These relationshps were especially important when the Bonnet Carre Spillway was opened. The Bonnet Carre Spillway is located near Norco, La., and it was opened on Jan. 10, 2016 to lower river stages on the river levees protecting New Orleans. The structure diverts water from the Mississippi River through a narrow stretch of land and into Lake Pontchartrain, which connects to the Gulf of Mexico.

The structure’s opening typically creates much attention from the public, and a scheduled Sunday opening drew several hundred people, including many families who arrived by car and by foot atop the Mississippi River levee to watch the structure and a surge of flood water flow into the spillway. However, the public and media event also drew aircraft.

This media event situation is one area for further improvement and coordination. Although there was never any danger, the UAS team had to shut down part of their operations due to manned helicopters flying too close to the flood control structure. MVN requested a Temporary Flight Restriction (TFR) around the structure, but was unable to quantify the number of manned aircraft in the area and could not get one issued. There was a common lack of appreciation of how many media helicopters and privately owned aircraft would fly over the event. We also developed the understanding that no amount of coordination can prevent these flyovers and we will need to operate with appropriate cautions.

Qualified, Motivated UAS Operators

Our ideal UAS emergency response team is preferably two three-man crews with enough operational experience and equipment to respond to needed emergency response missions. Besides being qualified to operate both rotary and fixed-wing aircraft, the responders should be certified boat operators to access flooded sites. For mapping missions, UAS crews also need to have thorough knowledge and experience with survey equipment and survey GPS to ensure the elevation models and imagery end products are accurate.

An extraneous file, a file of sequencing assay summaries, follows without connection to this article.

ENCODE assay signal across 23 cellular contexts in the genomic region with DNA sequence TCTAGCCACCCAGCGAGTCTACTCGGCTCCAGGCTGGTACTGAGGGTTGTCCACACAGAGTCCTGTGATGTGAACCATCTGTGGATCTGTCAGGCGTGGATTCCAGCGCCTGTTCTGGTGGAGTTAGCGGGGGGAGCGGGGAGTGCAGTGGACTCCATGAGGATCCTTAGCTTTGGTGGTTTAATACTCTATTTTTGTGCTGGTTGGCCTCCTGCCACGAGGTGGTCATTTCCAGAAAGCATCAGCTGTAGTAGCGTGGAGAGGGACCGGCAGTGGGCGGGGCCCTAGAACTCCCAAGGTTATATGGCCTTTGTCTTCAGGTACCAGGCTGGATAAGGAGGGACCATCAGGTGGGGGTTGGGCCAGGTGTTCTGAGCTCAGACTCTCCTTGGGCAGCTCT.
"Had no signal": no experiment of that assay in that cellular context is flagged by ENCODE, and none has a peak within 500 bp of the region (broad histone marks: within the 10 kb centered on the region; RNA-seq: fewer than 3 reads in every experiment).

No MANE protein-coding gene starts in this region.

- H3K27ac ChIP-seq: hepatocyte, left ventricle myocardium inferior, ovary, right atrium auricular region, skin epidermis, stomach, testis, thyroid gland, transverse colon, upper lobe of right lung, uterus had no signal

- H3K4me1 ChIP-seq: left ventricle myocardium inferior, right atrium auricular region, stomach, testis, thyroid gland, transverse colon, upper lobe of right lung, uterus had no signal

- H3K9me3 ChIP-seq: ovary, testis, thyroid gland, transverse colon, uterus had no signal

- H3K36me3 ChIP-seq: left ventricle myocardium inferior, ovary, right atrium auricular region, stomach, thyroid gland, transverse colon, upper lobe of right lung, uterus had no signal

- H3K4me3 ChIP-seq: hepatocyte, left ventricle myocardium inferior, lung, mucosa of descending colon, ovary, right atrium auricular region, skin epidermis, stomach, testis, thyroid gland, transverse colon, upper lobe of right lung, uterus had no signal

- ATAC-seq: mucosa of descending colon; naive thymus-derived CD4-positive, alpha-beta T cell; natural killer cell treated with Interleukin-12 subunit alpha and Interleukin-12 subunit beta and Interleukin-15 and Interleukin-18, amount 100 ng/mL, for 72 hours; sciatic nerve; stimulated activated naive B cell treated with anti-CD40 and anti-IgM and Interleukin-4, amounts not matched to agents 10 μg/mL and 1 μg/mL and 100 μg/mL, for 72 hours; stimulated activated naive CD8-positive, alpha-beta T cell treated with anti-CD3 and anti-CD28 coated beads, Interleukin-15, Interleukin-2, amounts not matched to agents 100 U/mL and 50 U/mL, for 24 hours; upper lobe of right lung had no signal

Redundant Aircraft and Equipment

A UAS team must have backup unmanned systems to ensure operational success in emergency response missions. UAS teams should ideally have a backup system available in case of mishaps or equipment malfunction. Equally as important is to ensure teams are equipped with appropriate backup parts (wings, propellers, cables, batteries, etc.).

Availability of Logistical Support Equipment

Often, one of the most crucial aspects of being able to complete emergency response work is something as simple as being able to access a worksite. UAS teams need the flexibility to be able to access a variety of sites despite poor field conditions. Logistical equipment includes having four-wheel-drive trucks, all-terrain vehicles (ATVs), flatboats, cabin boats and airboats. Both UAS and survey operations are field-oriented operations that require available logistical equipment, support surveying equipment and the knowledge of how to safely conduct field operations.

The data collected during this flood fight is testament to this emerging UAS technology in the continued protection of people and property along the lower Mississippi River and the Atchafalaya River Basins. The ability to get an aerial perspective has brought an invaluable asset to emergency management for USACE.